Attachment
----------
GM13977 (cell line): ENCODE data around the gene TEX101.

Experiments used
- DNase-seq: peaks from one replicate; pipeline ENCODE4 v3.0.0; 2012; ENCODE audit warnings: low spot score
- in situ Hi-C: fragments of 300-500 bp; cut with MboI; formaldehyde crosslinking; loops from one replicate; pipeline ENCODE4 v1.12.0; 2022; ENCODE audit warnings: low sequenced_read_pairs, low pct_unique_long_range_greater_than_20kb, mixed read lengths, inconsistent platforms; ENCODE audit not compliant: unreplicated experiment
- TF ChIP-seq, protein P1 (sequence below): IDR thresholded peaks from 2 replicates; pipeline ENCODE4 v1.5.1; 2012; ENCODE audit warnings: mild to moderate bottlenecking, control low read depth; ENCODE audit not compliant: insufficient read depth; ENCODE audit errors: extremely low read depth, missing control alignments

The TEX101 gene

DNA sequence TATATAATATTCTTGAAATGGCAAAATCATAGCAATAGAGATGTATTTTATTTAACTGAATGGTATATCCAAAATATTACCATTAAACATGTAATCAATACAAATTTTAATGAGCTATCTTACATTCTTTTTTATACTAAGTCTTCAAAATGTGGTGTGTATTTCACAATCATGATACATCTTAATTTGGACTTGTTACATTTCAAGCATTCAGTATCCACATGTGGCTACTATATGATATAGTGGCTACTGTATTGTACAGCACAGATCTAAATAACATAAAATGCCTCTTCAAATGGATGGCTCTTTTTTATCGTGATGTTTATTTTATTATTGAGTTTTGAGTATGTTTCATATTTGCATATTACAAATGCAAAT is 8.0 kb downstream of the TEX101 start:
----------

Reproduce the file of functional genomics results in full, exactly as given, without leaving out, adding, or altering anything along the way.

GM13977 (cell line): ENCODE data around the gene TEX101.

Experiments used
- DNase-seq: peaks from one replicate; pipeline ENCODE4 v3.0.0; 2012; ENCODE audit warnings: low spot score
- in situ Hi-C: fragments of 300-500 bp; cut with MboI; formaldehyde crosslinking; loops from one replicate; pipeline ENCODE4 v1.12.0; 2022; ENCODE audit warnings: low sequenced_read_pairs, low pct_unique_long_range_greater_than_20kb, mixed read lengths, inconsistent platforms; ENCODE audit not compliant: unreplicated experiment
- TF ChIP-seq, protein P1 (sequence below): IDR thresholded peaks from 2 replicates; pipeline ENCODE4 v1.5.1; 2012; ENCODE audit warnings: mild to moderate bottlenecking, control low read depth; ENCODE audit not compliant: insufficient read depth; ENCODE audit errors: extremely low read depth, missing control alignments

The TEX101 gene

DNA sequence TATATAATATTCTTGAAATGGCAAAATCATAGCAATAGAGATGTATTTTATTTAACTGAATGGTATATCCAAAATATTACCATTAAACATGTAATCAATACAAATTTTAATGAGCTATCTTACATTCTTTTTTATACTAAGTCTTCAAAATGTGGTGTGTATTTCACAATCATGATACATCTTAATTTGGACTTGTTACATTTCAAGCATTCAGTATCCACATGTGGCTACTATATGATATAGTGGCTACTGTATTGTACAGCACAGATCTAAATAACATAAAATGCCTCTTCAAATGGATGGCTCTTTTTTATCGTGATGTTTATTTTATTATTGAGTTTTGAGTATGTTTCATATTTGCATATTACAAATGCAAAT is 8.0 kb downstream of the TEX101 start: